BioShock, the original release in the series hatched by Ken Levine and his team at Irrational Games, is coming to the iOS App Store in August 2014, 2K confirms. First released in 2007, BioShock introduced players to the undersea city of Rapture, a failed utopia built by wealthy industrialist Andrew Ryan that collapsed at the dawn of the 1960s due to a mixture of destructive human nature and genetically enabled superpowers.
Like XCOM: Enemy Unknown, 2K is treating BioShock like a “premium” App Store release; not necessarily relevant, but both ports were developed by 2K China. The publisher isn’t talking price yet, but expect something comparable to XCOM‘s $20 launch price. The iOS port of BioShock uses virtual control sticks and buttons, but it’s also built to support MFi (Made For iPhone) game controllers.
We took a near-final version of the game for a spin, using both virtual controls and a gamepad from MOGA, and it is indeed the same BioShock. The most immediately noticeable difference is, unsurprisingly, the visuals. There’s less detail in the textures and features like shadows and all but the most basic particle effects are gone. Animations also seems to be chopped up a bit, as evidence by the snapshot-like movements of the rotating turrets we spotted during out demo.
Here’s a few screens from the port:
Touch controls are similar to what we’ve seen in other mobile first-person shooters, with thumb movements handling navigation on the left half of the screen and looking/aiming on the right half, while stylized virtual buttons stand in for commands like crouch, shoot, and weapon-swapping. It’s a setup that works well enough, with the right-hand aiming controls notably tuned with just the right amount of sensitivity. Really though, most will want to grab an MFi gamepad for this one.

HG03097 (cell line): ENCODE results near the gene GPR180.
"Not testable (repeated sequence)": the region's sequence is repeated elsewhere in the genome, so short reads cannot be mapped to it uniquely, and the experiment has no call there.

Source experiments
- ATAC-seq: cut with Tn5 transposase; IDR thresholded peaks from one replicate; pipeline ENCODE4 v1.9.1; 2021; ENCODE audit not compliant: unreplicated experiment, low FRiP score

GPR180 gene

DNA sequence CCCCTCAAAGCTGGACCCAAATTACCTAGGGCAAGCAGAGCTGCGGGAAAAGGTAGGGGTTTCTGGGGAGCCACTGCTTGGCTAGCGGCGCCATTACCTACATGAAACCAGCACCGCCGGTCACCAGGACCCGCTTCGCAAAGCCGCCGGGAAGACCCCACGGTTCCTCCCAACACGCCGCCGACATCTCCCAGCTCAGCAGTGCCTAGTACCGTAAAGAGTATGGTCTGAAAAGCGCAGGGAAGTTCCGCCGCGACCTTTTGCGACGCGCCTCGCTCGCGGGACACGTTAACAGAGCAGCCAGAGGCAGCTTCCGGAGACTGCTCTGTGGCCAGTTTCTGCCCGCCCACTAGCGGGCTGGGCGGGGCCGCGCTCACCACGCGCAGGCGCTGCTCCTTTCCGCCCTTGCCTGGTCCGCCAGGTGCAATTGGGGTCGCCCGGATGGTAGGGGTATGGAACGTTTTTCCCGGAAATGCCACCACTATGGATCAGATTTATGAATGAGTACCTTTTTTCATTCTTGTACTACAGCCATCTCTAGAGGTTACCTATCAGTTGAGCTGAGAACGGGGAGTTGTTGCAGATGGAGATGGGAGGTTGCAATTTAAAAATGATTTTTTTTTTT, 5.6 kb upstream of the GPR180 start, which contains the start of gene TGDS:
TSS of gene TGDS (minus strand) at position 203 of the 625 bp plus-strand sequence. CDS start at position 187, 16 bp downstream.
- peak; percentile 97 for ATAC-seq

The console-style MOGA controller we used for the purposes of the demo worked great. Once you get over the necessary visual stripdown, it feels like you’re playing a proper console game on your tablet screen (because you are!). Using a controller doesn’t turn “off” the screen controls either, so jumping between the two controls schemes is a perfectly viable option.
This becomes especially appealing when you realize just how well BioShock‘s hacking minigame works with touch controls. The minigame is untouched, with players tapping a series of tiles laid out on a large grid to reveal chunks of tubing that must be shifted around in order to guide the flow of an electrified liquid from its starting point to a fixed endpoint. It feels like it was always meant to be played on a touchscreen.
We’re told by 2K that supported devices list isn’t final, but the initial press release notes that BioShock will run on newer iOS devices only. The iPhone 5, iPhone 5C, iPhone 5S, iPad Air, iPad 4, and second-generation iPad Mini are all confirmed to support the game.
BioShock is supposed to launch before the end of summer 2014, so we should hear more soon on price and any additional supported platforms.